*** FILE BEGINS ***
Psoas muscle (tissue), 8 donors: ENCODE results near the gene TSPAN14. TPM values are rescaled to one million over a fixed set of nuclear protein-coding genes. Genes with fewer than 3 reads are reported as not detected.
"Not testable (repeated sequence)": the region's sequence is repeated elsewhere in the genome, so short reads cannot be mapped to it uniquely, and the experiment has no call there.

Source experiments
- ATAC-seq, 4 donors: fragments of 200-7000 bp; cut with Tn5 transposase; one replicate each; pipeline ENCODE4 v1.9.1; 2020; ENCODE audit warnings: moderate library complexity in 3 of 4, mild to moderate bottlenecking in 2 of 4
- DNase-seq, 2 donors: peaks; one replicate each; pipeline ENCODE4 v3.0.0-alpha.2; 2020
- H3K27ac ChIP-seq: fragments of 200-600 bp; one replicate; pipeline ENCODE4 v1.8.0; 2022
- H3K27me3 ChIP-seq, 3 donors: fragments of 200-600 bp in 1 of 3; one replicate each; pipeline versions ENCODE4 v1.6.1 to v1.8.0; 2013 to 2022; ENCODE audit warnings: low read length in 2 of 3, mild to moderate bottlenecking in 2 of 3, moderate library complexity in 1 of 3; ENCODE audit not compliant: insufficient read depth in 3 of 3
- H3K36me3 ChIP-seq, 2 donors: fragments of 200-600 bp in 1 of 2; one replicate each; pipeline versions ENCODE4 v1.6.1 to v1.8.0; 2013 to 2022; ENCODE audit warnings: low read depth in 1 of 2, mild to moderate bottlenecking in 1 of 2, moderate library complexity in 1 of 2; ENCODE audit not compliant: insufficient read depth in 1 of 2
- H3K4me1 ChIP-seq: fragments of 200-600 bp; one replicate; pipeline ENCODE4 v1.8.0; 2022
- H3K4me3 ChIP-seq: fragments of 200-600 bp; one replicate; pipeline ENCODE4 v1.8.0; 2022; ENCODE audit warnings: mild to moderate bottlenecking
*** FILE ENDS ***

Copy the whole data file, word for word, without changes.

Psoas muscle (tissue), 8 donors: ENCODE results near the gene TSPAN14. TPM values are rescaled to one million over a fixed set of nuclear protein-coding genes. Genes with fewer than 3 reads are reported as not detected.
"Not testable (repeated sequence)": the region's sequence is repeated elsewhere in the genome, so short reads cannot be mapped to it uniquely, and the experiment has no call there.

Source experiments
- ATAC-seq, 4 donors: fragments of 200-7000 bp; cut with Tn5 transposase; one replicate each; pipeline ENCODE4 v1.9.1; 2020; ENCODE audit warnings: moderate library complexity in 3 of 4, mild to moderate bottlenecking in 2 of 4
- DNase-seq, 2 donors: peaks; one replicate each; pipeline ENCODE4 v3.0.0-alpha.2; 2020
- H3K27ac ChIP-seq: fragments of 200-600 bp; one replicate; pipeline ENCODE4 v1.8.0; 2022
- H3K27me3 ChIP-seq, 3 donors: fragments of 200-600 bp in 1 of 3; one replicate each; pipeline versions ENCODE4 v1.6.1 to v1.8.0; 2013 to 2022; ENCODE audit warnings: low read length in 2 of 3, mild to moderate bottlenecking in 2 of 3, moderate library complexity in 1 of 3; ENCODE audit not compliant: insufficient read depth in 3 of 3
- H3K36me3 ChIP-seq, 2 donors: fragments of 200-600 bp in 1 of 2; one replicate each; pipeline versions ENCODE4 v1.6.1 to v1.8.0; 2013 to 2022; ENCODE audit warnings: low read depth in 1 of 2, mild to moderate bottlenecking in 1 of 2, moderate library complexity in 1 of 2; ENCODE audit not compliant: insufficient read depth in 1 of 2
- H3K4me1 ChIP-seq: fragments of 200-600 bp; one replicate; pipeline ENCODE4 v1.8.0; 2022
- H3K4me3 ChIP-seq: fragments of 200-600 bp; one replicate; pipeline ENCODE4 v1.8.0; 2022; ENCODE audit warnings: mild to moderate bottlenecking